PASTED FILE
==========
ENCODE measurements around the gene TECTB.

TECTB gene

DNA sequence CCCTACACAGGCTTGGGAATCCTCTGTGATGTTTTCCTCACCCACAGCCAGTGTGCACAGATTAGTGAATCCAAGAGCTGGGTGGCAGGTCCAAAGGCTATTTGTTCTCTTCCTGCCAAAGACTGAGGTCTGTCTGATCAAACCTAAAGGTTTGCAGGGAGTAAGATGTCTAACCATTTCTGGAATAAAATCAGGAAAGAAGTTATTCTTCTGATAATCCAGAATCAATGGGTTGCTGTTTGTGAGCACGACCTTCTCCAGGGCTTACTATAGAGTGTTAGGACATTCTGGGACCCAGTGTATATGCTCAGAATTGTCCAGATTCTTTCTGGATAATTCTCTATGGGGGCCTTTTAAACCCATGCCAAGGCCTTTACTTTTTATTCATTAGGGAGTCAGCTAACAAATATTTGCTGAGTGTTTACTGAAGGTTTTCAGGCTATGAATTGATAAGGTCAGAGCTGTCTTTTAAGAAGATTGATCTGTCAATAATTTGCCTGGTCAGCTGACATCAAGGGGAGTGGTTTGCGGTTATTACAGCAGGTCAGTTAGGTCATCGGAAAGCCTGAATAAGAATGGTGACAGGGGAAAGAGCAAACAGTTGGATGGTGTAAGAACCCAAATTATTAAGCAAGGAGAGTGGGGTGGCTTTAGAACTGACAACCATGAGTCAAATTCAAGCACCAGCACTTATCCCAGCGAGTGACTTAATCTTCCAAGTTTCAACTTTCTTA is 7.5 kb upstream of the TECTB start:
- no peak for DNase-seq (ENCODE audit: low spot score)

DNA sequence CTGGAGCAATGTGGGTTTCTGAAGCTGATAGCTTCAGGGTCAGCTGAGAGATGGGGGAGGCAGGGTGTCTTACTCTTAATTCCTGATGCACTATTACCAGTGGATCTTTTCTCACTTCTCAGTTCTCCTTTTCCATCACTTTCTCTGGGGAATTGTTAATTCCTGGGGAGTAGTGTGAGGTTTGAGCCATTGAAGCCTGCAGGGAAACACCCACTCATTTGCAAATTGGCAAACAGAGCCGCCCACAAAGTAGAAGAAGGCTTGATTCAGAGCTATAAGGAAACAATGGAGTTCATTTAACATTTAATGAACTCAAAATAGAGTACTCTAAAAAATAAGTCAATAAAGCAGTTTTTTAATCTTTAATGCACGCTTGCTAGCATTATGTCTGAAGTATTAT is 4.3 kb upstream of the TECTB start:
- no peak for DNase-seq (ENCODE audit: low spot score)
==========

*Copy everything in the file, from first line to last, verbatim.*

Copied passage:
ENCODE measurements around the gene TECTB.

TECTB gene

DNA sequence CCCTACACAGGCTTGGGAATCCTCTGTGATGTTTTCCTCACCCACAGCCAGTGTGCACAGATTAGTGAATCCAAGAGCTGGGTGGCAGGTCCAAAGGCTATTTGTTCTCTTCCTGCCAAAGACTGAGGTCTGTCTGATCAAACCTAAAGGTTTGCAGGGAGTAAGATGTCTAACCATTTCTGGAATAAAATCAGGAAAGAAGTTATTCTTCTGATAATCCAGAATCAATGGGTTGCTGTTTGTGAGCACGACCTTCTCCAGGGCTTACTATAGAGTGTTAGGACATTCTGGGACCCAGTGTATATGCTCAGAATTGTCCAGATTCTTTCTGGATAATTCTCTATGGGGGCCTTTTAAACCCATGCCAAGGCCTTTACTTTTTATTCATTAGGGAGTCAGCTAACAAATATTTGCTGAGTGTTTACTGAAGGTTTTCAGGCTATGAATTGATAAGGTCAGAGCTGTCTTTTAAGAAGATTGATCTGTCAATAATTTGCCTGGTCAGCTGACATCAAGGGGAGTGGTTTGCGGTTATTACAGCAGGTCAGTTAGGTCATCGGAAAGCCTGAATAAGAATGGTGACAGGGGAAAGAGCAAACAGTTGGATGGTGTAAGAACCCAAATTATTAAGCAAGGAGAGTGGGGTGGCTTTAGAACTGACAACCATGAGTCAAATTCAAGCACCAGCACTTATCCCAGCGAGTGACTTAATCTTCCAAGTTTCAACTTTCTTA is 7.5 kb upstream of the TECTB start:
- no peak for DNase-seq (ENCODE audit: low spot score)

DNA sequence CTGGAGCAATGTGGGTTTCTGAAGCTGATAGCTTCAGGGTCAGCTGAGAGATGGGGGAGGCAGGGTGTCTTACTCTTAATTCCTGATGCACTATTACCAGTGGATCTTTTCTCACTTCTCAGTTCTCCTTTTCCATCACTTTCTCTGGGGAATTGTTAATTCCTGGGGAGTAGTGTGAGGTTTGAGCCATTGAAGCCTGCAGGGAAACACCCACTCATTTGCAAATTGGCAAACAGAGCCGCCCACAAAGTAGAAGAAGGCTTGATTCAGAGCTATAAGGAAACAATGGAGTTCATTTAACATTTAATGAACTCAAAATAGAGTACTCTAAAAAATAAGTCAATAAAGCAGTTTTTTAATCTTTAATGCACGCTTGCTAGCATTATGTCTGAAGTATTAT is 4.3 kb upstream of the TECTB start:
- no peak for DNase-seq (ENCODE audit: low spot score)